Israel today stands as a seed-breeding giant, competing in world markets, with varietal development that includes water-efficient crops, such as short-stalked wheat and closely-bunched tomatoes. Israel still avoids using genetic modification, sticking to conventional plant breeding technologies, including approved genome-editing technology.
BreedX, an innovative plant breeding company established only in 2017, is focused on breeding both tomatoes and peppers for cultivation only in passive greenhouses. In other words, varieties of both crops are developed that will successfully grow and produce without heating or artificial lighting, exploiting the natural resource of sunlight in growing structures protected by either (or both) netting or plastic sheeting.
Varieties developed are already producing crops, not only in Israel but also in Almeria, Spain, and in Culiacan, Mexico. BreedX has also taken over breeding and development of the world’s first seedless pepper, varieties little affected by extremes of both cold and heat during the growing season and producing high yields as the energy used in seed production is diverted to vegetative production.
Another young company, plantDitech, founded three years ago, focuses on ‘functional phenotyping’, providing a tool for researchers, plant geneticists and breeders, and for those working on chemical inputs like fertilisers and biostimulants. Their work is sped up, costs are cut and plant strains are quickly and efficiently identified that are best adapted to combat a range of abiotic stresses, such as extreme growing temperatures, drought and excess soil salinity.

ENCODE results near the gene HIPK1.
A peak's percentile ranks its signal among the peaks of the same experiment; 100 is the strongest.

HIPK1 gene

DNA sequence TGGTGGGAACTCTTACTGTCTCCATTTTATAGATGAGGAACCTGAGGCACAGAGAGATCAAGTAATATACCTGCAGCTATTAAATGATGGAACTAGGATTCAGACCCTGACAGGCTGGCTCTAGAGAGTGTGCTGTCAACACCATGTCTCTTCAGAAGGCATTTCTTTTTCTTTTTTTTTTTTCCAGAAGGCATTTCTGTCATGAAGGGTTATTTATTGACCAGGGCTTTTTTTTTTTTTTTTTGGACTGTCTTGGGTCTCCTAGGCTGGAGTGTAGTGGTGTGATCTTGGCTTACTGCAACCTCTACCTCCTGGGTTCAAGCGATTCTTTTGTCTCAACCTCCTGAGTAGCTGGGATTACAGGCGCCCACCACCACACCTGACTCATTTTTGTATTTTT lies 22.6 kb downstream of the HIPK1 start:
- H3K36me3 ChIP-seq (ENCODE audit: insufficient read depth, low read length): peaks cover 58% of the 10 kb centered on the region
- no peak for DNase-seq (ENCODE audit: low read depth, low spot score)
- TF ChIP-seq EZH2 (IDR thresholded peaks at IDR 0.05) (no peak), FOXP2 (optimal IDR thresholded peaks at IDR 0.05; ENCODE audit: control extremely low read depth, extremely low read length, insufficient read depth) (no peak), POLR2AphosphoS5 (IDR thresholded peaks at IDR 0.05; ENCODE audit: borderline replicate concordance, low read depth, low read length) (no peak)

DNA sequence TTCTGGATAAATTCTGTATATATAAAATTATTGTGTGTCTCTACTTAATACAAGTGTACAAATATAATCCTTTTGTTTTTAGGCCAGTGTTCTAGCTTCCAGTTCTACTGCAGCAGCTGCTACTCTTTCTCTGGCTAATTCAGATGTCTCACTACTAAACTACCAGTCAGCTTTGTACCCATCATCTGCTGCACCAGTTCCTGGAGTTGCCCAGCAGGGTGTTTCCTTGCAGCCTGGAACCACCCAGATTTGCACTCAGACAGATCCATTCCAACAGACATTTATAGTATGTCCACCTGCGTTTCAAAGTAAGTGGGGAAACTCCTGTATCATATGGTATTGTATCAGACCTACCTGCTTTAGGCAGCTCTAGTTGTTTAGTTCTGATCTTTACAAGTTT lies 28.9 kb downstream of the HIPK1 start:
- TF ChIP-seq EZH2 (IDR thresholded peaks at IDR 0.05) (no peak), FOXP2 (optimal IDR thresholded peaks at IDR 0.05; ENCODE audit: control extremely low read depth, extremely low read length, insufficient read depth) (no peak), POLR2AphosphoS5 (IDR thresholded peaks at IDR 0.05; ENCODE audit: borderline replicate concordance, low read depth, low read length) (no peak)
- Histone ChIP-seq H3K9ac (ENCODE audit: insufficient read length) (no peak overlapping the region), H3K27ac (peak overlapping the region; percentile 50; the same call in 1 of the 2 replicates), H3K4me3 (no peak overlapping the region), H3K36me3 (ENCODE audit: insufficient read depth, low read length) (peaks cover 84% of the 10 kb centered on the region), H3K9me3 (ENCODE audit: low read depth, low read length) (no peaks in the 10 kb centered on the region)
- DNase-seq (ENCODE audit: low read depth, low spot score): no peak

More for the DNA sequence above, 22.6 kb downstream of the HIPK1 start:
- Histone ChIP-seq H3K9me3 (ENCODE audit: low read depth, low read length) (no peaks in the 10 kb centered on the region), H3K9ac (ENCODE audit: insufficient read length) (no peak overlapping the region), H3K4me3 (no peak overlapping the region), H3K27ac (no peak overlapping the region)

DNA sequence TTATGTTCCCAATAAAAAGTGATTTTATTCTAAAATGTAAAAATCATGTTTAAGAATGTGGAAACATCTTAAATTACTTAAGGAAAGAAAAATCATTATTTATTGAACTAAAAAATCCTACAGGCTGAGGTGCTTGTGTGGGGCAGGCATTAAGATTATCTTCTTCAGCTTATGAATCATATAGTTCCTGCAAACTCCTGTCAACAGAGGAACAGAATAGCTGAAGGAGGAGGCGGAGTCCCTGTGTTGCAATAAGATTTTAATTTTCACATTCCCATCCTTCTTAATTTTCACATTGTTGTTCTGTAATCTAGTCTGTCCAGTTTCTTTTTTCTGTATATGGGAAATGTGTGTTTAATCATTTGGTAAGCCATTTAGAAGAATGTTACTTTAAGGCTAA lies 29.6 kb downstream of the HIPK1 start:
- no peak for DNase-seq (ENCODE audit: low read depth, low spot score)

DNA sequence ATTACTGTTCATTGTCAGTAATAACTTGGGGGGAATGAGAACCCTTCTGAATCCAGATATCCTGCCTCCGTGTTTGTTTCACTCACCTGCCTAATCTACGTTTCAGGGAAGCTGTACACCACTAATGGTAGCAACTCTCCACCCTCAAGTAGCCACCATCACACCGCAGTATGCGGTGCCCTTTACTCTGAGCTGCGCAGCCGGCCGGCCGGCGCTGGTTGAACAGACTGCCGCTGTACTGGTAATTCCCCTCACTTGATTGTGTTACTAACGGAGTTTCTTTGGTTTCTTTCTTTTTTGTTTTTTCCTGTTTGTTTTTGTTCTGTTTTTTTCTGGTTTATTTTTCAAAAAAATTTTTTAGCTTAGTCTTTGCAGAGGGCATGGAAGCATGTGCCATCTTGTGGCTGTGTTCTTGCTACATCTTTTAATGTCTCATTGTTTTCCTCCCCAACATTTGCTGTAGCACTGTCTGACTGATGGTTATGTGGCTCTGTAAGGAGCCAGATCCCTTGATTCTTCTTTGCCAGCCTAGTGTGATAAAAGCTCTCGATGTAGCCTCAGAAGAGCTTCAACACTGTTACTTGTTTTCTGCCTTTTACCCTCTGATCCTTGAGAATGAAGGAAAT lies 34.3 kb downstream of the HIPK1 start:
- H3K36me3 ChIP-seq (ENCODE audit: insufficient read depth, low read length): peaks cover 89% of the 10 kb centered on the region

PlantDitech has the tools – both hardware and software – to provide high-throughput functional phenotyping and real-time analysis, leading to reliable conclusions. To date, those purchasing plantDitech technologies include seed companies, agricultural and food research institutes and agrochemical companies.
As part of its efforts to breed and develop drought-resistant crops, there is an emphasis on “new” or “”lesser-known” crops. As food productivity has its limits, the prospecting of unutilised or underutilised flora as food candidates is collectively recognised as a sustainable option.
In southern Israel’s stifling heat, rows of salicornia, commonly known as sea asparagus or sea beans, grow under translucent tarps, planted in sandy soil and irrigated with saltwater. This environment would kill most plants, but, in partnership with researchers at Ben Gurion University of the Negev, local farmers are exporting them to markets in nearby countries.
Salicornia tastes like salty cucumber and grows wild in coastal areas around the globe. In recent years, researchers have begun to focus on them for agriculture, especially in dry coastal regions such as India, Israel, Turkey and the UAE. These researchers’ efforts are defining what extremes the plant can withstand, its nutrient needs, and how to get it to grow faster and at higher yields.